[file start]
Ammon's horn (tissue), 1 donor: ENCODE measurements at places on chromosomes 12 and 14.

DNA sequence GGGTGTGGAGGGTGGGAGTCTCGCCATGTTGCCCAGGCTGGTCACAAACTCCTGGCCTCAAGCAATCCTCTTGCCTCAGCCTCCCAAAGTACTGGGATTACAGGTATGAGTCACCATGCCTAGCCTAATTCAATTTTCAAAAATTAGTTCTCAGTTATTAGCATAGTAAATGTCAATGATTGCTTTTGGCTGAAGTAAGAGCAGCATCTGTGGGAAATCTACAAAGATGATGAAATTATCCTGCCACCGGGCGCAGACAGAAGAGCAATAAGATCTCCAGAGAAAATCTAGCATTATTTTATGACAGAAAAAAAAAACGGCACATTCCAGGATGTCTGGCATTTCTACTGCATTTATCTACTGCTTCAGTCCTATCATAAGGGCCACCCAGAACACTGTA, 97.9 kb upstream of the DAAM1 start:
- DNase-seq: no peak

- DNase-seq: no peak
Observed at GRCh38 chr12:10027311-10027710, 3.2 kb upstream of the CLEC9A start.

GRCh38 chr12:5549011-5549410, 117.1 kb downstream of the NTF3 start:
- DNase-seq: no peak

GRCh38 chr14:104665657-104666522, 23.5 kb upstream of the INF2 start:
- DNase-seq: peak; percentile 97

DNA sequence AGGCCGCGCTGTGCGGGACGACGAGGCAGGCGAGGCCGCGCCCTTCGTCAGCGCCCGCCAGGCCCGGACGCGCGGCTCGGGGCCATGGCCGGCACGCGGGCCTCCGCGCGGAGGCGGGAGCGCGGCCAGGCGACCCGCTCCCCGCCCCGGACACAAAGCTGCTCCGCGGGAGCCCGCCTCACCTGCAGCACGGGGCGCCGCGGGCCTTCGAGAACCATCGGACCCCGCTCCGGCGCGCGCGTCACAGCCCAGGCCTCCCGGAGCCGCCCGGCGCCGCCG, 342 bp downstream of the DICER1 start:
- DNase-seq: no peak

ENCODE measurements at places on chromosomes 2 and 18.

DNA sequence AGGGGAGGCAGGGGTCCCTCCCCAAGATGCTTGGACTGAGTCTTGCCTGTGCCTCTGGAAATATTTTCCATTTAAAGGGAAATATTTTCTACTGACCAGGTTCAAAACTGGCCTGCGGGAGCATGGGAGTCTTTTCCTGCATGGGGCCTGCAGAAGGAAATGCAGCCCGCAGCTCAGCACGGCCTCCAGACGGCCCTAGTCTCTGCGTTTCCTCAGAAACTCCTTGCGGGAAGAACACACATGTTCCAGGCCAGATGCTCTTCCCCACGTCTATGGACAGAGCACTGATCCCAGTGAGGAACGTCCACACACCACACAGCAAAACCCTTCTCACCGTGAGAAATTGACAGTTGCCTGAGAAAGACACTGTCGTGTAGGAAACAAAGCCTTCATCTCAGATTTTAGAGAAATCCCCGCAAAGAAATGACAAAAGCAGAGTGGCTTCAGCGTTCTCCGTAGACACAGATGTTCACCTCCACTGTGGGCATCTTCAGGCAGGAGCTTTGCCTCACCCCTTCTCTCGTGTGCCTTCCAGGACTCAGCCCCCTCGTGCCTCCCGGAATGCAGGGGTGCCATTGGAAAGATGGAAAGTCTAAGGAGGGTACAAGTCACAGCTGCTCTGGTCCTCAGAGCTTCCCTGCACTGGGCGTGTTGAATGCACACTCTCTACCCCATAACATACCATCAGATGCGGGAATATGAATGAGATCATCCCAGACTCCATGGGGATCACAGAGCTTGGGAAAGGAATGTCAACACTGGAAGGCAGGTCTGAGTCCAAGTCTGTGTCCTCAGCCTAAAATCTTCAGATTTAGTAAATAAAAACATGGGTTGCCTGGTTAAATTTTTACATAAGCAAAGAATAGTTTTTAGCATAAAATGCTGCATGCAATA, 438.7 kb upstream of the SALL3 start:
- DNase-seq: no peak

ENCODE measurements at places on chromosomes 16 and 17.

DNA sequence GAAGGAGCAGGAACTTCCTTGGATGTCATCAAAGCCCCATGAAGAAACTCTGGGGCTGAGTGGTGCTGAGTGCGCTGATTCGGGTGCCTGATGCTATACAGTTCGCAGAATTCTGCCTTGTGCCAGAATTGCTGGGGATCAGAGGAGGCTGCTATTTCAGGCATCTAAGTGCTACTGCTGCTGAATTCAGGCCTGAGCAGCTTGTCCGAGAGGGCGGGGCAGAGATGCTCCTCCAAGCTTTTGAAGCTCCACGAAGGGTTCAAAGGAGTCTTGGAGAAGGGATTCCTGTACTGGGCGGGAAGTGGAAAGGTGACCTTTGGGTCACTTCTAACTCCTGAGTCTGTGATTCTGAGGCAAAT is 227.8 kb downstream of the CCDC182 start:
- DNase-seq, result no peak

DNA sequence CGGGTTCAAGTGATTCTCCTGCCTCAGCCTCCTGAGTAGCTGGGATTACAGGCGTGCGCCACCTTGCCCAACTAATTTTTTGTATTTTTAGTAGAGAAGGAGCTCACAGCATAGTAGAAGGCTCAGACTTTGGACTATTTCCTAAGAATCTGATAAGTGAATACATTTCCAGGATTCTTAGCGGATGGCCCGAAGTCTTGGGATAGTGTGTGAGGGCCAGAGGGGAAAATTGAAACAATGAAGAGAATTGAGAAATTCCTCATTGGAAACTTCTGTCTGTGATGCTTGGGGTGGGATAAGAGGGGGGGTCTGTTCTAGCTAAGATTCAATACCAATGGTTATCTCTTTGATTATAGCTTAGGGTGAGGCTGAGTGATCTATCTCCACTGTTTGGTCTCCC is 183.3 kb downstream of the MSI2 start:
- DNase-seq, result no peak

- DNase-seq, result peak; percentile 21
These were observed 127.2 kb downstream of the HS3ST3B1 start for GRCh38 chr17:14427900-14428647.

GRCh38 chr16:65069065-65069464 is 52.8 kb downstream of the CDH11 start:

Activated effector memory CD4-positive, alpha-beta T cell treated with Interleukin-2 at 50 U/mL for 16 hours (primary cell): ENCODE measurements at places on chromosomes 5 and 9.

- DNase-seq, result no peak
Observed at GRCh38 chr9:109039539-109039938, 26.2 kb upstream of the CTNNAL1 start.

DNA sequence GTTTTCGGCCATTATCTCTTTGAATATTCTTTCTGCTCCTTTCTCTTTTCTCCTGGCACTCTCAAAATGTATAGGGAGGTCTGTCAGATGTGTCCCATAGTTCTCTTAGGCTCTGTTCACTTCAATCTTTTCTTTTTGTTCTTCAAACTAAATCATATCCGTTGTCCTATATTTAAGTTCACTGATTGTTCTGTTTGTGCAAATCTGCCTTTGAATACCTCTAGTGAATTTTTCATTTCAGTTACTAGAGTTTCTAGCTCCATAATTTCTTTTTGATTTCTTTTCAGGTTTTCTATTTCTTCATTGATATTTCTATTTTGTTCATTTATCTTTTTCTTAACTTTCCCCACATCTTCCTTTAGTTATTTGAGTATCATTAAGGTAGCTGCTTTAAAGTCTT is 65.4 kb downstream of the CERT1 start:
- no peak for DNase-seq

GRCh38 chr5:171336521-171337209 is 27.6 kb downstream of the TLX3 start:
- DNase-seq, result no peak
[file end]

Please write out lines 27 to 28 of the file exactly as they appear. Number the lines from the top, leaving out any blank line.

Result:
- no peak for DNase-seq

GRCh38 chr5:171336521-171337209 is 27.6 kb downstream of the TLX3 start: